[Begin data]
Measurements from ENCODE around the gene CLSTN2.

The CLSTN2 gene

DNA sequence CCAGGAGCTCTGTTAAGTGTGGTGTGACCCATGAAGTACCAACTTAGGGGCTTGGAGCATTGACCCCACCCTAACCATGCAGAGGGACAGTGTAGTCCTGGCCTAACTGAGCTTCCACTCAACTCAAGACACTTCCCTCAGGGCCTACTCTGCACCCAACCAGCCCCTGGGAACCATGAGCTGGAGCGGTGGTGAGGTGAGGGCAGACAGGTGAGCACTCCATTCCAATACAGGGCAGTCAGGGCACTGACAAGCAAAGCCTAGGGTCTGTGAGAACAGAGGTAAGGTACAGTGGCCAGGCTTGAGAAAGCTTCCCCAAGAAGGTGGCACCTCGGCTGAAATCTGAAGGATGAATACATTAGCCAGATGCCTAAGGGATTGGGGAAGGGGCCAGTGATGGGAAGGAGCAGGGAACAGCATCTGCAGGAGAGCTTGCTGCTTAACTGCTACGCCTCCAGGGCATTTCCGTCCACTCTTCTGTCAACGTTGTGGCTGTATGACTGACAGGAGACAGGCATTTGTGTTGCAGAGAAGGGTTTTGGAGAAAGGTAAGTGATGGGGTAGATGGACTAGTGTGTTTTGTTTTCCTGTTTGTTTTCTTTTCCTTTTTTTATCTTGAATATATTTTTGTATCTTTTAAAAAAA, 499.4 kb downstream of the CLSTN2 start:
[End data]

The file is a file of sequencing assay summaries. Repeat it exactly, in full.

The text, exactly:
Measurements from ENCODE around the gene CLSTN2.

The CLSTN2 gene

DNA sequence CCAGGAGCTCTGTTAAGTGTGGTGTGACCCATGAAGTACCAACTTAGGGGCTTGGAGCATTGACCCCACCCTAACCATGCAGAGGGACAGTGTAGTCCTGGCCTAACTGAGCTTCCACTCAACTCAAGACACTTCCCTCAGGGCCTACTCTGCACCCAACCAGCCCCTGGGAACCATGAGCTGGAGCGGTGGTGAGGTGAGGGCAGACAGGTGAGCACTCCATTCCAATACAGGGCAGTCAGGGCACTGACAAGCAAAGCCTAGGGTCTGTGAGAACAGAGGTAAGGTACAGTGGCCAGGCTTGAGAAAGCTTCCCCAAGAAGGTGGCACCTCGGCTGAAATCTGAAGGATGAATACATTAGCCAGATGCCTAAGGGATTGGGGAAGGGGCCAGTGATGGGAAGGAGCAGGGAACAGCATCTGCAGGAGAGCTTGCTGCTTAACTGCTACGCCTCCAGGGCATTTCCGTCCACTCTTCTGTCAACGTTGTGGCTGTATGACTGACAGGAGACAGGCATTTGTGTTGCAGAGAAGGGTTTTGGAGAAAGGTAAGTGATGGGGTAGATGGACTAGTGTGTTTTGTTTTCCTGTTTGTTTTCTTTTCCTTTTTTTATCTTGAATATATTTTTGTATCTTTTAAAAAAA, 499.4 kb downstream of the CLSTN2 start: